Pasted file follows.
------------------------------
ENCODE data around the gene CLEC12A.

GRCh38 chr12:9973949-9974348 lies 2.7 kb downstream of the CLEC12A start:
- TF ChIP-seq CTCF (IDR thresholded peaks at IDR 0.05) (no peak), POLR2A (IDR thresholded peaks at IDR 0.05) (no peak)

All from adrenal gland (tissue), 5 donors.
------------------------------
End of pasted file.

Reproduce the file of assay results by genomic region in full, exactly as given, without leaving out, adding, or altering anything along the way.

ENCODE data around the gene CLEC12A.

GRCh38 chr12:9973949-9974348 lies 2.7 kb downstream of the CLEC12A start:
- TF ChIP-seq CTCF (IDR thresholded peaks at IDR 0.05) (no peak), POLR2A (IDR thresholded peaks at IDR 0.05) (no peak)

All from adrenal gland (tissue), 5 donors.